Now, theoretically (and I do mean theoretically) you could raise the gear lever on an aircraft when it is on the ground and the downlocks would prevent it raising until there was no weight on the wheels, so it would raise the moment you lift off (this would be a dumb thing to do of course, but theoretically it would work on at least a few aircraft). The reason it would be silly to trust that mechanism and do that, is that when the gear raises on many aeroplanes, the movement of gear doors and rotation of the wheels sideways as they fold in, will increase drag quite a bit, and if you've only just lifted off, that increased drag might reduce your airspeed to a point where you'd sink back onto the runway. It's also worth bearing in mind that right after you've lifted off, and for quite a few moments before you gain significant height, you are in 'ground effect', where the air under the wings is being forced down, bouncing off the ground and coming back up at you to push you up, so low down you are riding on a cushion of increased updrafts, and if you fly up out of that at a low speed and are no longer in ground effect, you could actually start dropping back down, so having your gear up in those circumstances would not be a good thing.

 

This stuff is important to know and is also why you should not rely solely on the VSI to confirm a positive rate of climb, because it is an instantaneous indicator of movement; thus it might show a climb from merely hitting an undulation on the runway or from a gust lifting a wing a little bit on the take off roll, whereas seeing the Altimeter steadily going up over a couple of seconds is a much better indicator that you really are in a continuous positive rate of climb, and if you note that you are accelerating too, so much the better because that acceleration will increase lift as well.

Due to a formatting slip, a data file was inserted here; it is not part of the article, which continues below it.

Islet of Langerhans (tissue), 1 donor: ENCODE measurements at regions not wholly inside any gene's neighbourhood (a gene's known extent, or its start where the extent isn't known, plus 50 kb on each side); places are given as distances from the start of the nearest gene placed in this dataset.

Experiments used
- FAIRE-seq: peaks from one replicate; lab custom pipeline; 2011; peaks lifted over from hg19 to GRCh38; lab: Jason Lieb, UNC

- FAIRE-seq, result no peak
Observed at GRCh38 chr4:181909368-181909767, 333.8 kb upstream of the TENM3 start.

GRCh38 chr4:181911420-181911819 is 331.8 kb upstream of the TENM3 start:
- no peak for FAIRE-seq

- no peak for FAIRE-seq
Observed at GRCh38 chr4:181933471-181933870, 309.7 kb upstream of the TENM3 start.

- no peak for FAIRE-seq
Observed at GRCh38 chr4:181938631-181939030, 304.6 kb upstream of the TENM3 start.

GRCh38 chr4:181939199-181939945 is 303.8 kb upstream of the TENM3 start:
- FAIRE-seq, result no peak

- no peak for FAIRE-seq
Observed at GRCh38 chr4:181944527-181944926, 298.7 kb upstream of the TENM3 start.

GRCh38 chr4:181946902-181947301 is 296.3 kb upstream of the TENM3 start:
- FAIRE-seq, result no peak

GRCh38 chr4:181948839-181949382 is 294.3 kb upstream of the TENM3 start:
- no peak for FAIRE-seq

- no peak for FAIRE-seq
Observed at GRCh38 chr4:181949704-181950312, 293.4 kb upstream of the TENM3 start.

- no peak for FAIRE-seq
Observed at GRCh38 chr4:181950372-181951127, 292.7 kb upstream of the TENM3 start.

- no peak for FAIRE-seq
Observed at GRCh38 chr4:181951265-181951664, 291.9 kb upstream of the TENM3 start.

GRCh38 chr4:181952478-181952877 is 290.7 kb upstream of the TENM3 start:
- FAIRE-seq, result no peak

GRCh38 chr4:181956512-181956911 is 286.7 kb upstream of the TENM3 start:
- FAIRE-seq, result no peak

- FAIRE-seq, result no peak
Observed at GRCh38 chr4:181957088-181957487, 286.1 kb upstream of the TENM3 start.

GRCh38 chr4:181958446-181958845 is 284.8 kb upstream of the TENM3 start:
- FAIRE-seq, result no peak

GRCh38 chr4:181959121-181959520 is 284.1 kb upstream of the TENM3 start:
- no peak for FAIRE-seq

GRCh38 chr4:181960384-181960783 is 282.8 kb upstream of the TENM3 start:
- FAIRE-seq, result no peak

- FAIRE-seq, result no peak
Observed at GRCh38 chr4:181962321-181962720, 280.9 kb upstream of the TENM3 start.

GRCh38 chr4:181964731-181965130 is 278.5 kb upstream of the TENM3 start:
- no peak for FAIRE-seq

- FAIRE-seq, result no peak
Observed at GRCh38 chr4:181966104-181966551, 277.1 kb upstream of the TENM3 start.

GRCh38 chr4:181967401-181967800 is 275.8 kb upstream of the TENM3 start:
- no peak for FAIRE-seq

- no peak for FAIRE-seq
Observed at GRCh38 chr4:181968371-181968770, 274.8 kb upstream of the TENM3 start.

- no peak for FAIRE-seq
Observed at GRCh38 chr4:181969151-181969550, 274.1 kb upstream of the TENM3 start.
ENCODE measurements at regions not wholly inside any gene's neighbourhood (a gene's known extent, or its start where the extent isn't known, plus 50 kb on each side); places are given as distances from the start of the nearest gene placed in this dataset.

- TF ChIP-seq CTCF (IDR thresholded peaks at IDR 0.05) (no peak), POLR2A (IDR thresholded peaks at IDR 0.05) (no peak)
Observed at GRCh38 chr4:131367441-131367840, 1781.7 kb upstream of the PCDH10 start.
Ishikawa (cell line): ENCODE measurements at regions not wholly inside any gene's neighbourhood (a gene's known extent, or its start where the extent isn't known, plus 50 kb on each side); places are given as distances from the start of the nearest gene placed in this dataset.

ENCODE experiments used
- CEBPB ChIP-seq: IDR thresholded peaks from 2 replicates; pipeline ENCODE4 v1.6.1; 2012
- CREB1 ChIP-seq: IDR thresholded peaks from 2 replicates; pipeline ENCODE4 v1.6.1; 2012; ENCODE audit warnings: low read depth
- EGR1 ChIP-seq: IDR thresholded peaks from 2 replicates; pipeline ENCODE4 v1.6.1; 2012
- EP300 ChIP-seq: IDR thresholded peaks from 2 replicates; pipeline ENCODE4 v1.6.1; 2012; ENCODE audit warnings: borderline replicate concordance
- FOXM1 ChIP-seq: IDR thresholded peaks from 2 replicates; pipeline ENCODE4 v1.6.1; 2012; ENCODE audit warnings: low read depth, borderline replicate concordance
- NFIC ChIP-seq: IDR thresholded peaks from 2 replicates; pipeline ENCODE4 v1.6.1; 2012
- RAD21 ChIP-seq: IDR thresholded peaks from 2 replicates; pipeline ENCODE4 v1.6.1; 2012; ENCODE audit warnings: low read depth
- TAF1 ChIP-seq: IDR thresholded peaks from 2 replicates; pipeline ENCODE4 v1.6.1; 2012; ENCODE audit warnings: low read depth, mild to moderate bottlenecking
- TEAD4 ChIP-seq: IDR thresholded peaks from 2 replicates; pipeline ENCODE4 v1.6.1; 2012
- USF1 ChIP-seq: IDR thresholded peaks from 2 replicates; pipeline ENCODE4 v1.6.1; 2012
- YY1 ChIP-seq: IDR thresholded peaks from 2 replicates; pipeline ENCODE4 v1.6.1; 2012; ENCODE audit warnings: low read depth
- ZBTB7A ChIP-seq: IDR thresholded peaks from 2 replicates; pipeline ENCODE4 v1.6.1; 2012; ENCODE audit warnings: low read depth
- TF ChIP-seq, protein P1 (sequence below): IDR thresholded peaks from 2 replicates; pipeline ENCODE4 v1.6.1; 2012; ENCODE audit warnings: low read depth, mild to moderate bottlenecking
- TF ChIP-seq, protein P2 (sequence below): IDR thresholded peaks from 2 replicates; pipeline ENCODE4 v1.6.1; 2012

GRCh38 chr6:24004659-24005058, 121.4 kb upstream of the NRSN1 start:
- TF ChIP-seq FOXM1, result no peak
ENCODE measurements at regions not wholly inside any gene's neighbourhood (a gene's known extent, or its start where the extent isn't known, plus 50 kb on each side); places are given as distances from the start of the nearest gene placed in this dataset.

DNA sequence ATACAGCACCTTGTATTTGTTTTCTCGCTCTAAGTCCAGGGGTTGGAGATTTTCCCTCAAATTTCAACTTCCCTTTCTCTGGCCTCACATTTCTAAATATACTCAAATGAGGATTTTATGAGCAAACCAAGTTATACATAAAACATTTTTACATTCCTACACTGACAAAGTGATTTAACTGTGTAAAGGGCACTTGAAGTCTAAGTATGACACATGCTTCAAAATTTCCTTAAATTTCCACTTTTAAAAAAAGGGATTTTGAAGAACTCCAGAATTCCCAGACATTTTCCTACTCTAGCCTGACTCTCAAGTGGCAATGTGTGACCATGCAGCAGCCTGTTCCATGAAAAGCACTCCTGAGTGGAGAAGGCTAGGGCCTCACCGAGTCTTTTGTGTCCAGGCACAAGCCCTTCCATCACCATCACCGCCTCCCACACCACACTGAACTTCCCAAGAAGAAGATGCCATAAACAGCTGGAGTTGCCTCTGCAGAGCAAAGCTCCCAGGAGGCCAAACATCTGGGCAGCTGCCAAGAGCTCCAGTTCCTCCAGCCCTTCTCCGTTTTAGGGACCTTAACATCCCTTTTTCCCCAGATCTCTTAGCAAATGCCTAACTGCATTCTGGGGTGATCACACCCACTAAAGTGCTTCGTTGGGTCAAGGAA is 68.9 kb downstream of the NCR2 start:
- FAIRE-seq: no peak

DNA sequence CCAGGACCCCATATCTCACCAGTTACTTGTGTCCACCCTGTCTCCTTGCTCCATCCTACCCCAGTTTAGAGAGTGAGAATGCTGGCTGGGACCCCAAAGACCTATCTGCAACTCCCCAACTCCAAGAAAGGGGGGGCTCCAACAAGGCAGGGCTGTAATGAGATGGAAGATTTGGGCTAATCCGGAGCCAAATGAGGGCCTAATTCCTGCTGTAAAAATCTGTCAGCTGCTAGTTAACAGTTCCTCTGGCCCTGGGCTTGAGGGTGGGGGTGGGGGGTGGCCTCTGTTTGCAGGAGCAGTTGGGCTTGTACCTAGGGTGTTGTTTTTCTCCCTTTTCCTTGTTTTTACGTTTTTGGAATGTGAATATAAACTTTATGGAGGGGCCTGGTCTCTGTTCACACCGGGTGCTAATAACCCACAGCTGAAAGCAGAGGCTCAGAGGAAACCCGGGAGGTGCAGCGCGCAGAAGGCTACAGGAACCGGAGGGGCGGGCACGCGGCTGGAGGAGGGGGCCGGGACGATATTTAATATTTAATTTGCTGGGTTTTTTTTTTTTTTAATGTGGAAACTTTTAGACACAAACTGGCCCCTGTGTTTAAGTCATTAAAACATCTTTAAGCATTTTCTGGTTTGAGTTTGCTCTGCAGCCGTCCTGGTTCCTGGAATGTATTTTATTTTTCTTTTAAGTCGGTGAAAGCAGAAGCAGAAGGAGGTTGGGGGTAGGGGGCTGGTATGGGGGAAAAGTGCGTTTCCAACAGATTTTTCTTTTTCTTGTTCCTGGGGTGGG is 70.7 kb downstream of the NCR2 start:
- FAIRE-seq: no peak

So, with all that in mind, the Pilot Monitoring will make the announcement as to when there is a 'positive rate of climb', the Pilot Flying will then be able to advise the Pilot Monitoring to raise the gear by saying 'gear up'. This should always be the way it is done, because if something untoward occurs and the Pilot Flying decides to plonk the plane back down on th runway for some reason, you don't want the Pilot Monitoring simply popping that gear lever up the moment he/she says 'positive rate', so he/she waits for the Pilot Flying to say 'gear up' in order to confirm that the Pilot Flying is happy that the aircraft is climbing and accelerating and so wants the gear raised.

 

On airliners, that positive rate call will typically occur at 100-200 feet above the runway, with the gear hopefully up and stowed by the time it reaches 300-400 feet.